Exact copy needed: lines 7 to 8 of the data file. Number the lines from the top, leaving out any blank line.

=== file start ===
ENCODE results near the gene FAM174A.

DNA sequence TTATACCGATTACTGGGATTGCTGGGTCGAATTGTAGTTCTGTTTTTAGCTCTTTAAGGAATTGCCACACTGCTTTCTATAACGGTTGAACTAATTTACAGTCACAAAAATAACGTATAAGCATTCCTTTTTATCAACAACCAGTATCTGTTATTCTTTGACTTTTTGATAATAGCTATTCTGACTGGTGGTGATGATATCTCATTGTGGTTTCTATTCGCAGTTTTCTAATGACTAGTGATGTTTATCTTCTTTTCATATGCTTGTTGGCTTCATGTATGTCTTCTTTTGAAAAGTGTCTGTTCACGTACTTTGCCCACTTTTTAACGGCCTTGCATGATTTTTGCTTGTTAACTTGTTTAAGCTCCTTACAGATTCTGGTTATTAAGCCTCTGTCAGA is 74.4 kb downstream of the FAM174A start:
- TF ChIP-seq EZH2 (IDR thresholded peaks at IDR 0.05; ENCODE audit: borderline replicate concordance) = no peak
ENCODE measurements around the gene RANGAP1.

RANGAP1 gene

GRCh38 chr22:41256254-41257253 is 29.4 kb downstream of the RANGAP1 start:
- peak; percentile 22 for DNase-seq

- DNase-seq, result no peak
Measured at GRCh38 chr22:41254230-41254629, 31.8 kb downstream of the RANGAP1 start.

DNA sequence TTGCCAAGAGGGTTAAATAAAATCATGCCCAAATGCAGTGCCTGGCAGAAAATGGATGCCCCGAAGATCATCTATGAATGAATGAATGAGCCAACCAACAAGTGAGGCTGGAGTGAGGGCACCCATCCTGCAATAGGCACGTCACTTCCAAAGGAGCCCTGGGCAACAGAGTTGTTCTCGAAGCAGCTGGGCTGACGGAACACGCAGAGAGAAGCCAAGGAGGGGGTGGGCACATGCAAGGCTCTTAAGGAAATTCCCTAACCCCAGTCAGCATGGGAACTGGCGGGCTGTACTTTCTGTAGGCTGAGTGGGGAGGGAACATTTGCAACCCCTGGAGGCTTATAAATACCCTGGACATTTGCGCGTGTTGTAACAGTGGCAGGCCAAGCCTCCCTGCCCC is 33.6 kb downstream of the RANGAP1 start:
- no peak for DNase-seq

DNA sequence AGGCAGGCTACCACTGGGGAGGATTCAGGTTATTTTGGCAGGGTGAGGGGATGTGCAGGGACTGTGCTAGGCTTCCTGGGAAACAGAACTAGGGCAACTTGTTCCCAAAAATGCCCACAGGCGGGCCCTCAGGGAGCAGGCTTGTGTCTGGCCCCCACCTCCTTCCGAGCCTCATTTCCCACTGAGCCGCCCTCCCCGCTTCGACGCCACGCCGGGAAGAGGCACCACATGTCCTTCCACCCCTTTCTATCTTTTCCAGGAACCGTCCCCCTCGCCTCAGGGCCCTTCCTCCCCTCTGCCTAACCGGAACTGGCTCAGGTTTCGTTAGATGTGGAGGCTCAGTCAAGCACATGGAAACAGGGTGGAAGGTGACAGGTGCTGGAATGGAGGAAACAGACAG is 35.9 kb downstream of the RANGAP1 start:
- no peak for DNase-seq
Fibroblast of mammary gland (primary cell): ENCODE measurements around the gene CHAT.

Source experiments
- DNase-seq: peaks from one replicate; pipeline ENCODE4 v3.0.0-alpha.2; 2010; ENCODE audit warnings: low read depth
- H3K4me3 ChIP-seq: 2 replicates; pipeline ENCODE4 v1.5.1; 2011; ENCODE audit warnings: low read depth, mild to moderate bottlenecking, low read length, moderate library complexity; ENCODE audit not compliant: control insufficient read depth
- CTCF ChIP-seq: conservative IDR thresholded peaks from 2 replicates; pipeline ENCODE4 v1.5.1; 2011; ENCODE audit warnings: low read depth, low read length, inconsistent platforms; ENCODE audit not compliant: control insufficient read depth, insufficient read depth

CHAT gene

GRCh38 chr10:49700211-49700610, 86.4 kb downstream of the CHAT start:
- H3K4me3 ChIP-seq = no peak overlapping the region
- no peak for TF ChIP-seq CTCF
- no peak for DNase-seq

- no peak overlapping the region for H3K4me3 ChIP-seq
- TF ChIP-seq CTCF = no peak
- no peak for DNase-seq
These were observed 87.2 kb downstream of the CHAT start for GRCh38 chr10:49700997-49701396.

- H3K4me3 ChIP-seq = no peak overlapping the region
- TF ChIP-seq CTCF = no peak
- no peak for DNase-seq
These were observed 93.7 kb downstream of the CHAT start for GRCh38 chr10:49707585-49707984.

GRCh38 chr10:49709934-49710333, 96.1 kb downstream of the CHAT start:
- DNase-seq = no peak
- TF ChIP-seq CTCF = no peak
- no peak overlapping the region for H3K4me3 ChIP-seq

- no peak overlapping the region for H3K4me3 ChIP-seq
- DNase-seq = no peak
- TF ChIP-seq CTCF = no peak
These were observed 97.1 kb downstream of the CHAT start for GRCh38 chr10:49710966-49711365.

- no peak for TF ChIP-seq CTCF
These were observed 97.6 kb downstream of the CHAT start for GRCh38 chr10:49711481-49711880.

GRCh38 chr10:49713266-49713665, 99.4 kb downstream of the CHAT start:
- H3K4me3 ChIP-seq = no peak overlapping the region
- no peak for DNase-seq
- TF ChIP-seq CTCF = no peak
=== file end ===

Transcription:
- peak; percentile 22 for DNase-seq

- DNase-seq, result no peak